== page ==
Steve Dettelbach (D) Dave Yost (R)
AUDITOR OF STATE Robert C. Coogan (L) Keith Faber (R) Zach Space (D)
SECRETARY OF STATE Kathleen Clyde (D) Frank LaRose (R) Dustin R. Nanna (L) Write-in Certified Write-in Candidate • Michael W. Bradley (Write-in)
TREASURER OF STATE Rob Richardson (D) Robert Sprague (R)
U. S. SENATOR Sherrod Brown (D) Jim Renacci (R) Write-in Certified Write-in Candidate • Stephen Faris (Write-in)
U. S. REPRESENTATIVE TO CONGRESS (1 PER DISTRICT) (1ST Congressional District) Steve Chabot (R) Dirk Kubala (L) Aftab Pureval (D) Write-in Certified Write-in Candidate • Kiumars Kiani (Write-in) (2ND Congressional District) James J. Condit, Jr. (G) Jill Schiller (D) Brad Wenstrup (R) Write-in Certified Write-in Candidate • David Baker (Write-in)
COUNTY COMMISSIONER Commencing 1-1-2019 Stephanie Summerow Dumas (D) Chris Monzel (R)
COUNTY AUDITOR Nancy Aichholz (R) Dusty Rhodes (D)
STATE BOARD OF EDUCATION – 4TH DISTRICT Pat Bruns Jenny Kilgore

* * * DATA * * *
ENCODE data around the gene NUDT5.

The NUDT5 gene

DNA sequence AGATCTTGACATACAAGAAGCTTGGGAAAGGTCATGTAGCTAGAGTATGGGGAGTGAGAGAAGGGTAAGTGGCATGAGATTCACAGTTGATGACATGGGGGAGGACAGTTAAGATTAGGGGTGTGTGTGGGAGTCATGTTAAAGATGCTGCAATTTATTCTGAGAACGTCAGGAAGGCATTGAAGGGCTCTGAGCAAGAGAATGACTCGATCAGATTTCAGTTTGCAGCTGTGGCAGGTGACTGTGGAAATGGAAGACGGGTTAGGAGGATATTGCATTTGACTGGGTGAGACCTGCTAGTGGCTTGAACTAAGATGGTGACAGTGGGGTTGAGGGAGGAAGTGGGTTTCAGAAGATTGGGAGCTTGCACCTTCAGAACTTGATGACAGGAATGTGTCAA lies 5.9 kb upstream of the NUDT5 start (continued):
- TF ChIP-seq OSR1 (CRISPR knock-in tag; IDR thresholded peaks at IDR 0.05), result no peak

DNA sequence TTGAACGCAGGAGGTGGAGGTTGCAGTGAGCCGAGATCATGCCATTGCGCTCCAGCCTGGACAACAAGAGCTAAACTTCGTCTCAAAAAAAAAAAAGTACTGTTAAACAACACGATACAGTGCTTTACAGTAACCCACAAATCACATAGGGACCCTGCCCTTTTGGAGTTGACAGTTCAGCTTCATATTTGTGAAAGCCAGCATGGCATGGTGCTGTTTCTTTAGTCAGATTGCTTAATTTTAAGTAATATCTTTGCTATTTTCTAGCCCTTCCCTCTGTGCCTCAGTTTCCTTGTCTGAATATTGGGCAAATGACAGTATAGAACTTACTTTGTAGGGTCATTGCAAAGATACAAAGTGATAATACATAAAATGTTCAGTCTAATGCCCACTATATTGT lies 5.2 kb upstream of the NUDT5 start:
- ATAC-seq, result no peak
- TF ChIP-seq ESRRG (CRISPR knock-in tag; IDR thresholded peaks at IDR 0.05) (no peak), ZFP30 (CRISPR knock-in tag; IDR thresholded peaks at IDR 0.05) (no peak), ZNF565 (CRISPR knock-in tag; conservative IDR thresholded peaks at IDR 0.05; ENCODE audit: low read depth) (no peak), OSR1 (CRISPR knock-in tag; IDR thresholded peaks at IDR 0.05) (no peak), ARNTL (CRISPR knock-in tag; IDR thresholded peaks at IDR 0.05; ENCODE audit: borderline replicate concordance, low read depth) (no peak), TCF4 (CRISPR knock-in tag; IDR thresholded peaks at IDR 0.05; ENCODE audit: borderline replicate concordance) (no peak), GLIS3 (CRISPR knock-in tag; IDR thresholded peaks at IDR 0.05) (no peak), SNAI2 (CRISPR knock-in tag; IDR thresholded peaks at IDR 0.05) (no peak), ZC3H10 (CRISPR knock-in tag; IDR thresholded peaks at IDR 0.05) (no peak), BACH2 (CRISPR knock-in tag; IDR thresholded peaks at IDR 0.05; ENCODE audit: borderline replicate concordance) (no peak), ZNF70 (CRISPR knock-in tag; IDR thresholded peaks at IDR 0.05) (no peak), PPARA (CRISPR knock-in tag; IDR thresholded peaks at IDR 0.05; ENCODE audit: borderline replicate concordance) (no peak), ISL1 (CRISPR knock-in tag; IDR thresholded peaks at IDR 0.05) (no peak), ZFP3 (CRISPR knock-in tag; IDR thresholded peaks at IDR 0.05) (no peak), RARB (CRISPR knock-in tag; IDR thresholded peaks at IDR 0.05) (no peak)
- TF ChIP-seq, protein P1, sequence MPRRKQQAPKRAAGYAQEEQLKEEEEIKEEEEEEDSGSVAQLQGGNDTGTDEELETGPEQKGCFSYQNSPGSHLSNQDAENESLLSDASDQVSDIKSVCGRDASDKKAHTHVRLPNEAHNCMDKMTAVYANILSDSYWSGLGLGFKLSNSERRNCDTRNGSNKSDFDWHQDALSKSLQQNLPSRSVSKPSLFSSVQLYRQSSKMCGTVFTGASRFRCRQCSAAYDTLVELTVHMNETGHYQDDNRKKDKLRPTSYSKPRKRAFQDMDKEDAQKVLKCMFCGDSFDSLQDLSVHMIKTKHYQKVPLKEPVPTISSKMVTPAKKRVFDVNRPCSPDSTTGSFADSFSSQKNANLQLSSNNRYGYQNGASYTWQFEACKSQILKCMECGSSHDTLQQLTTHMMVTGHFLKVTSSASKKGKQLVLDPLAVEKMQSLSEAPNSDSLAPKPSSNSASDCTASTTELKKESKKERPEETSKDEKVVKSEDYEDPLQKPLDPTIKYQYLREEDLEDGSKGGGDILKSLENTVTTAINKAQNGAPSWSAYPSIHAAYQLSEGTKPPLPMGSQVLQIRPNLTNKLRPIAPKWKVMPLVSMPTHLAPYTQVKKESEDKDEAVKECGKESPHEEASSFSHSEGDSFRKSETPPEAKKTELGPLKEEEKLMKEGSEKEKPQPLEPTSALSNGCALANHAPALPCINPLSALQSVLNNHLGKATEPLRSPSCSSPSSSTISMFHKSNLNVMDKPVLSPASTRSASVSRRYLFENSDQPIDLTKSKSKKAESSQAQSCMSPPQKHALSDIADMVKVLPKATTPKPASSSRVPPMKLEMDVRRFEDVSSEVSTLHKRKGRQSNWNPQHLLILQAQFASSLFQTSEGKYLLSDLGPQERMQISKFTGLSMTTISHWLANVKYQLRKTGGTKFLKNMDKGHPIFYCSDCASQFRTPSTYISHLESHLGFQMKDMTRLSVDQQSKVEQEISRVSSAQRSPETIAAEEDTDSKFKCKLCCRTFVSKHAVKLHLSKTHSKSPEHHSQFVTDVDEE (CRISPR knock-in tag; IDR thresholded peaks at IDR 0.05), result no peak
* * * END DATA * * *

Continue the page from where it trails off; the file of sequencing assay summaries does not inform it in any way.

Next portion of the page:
JUSTICE OF THE SUPREME COURT Commencing 1-1-19 Craig Baldwin Michael P. Donnelly Commencing 1-2-2019 Mary DeGenaro Melody J. Stewart
JUDGE OHIO COURT OF APPEALS, FIRST DISTRICT Commencing 2-9-2019 Pierre Bergeron Charles Miller Commencing 2-10-2019 Dale Stalf Marilyn Zayas
Commencing 2-11-2019 Candace Crouse Dennis Deters Commencing 2-12-2019 Ginger Bock Robert C. Winkler
JUDGE COURT OF COMMON PLEAS Commencing 1-1-2019 Steven Martin Terry Nestor Commencing 4-1-2019 (2 to be elected) Lisa Allen Leslie Ghiz Pavan V. Parikh Arica L. Underwood Unexpired term ending 2-10-2021 Thomas O. Beridon Curt C. Hartman
BALLOT ISSUES: A majority affirmative vote is necessary for passage.
STATE ISSUE 1 - PROPOSED STATE AMENDMENT. YES NO
HAMILTON COUNTY ISSUE 9 TAX LEVY (ADDITIONAL) FOR CHILDREN SERVICES. FOR AGAINST
CITY OF CINCINNATI ISSUES: ISSUE 10 – PROPOSED CHARTER AMENDMENT. YES NO
ISSUE 11 – PROPOSED CHARTER AMENDMENT. YES NO
ISSUE 12 – PROPOSED CHARTER AMENDMENT. YES NO
ISSUE 13 – PROPOSED CHARTER AMENDMENT. YES NO
ISSUE 14 – PROPOSED CHARTER AMENDMENT. YES NO
ISSUE 15 – PROPOSED CHARTER AMENDMENT. YES NO
OTHER LOCAL ISSUES Fill in number and for/against or yes/no
Information on Voting for Write-In Candidates This Voter Guide identifies write-in candidates by placing (Write-in) next to their name. You can also get a write-in list from your Precinct Election Official (PEO). To vote for a write-in candidate, completely darken the box to the left of the blank line and write in the candidate’s name as it appears on the write-in list. Ask your PEO for help if you have questions.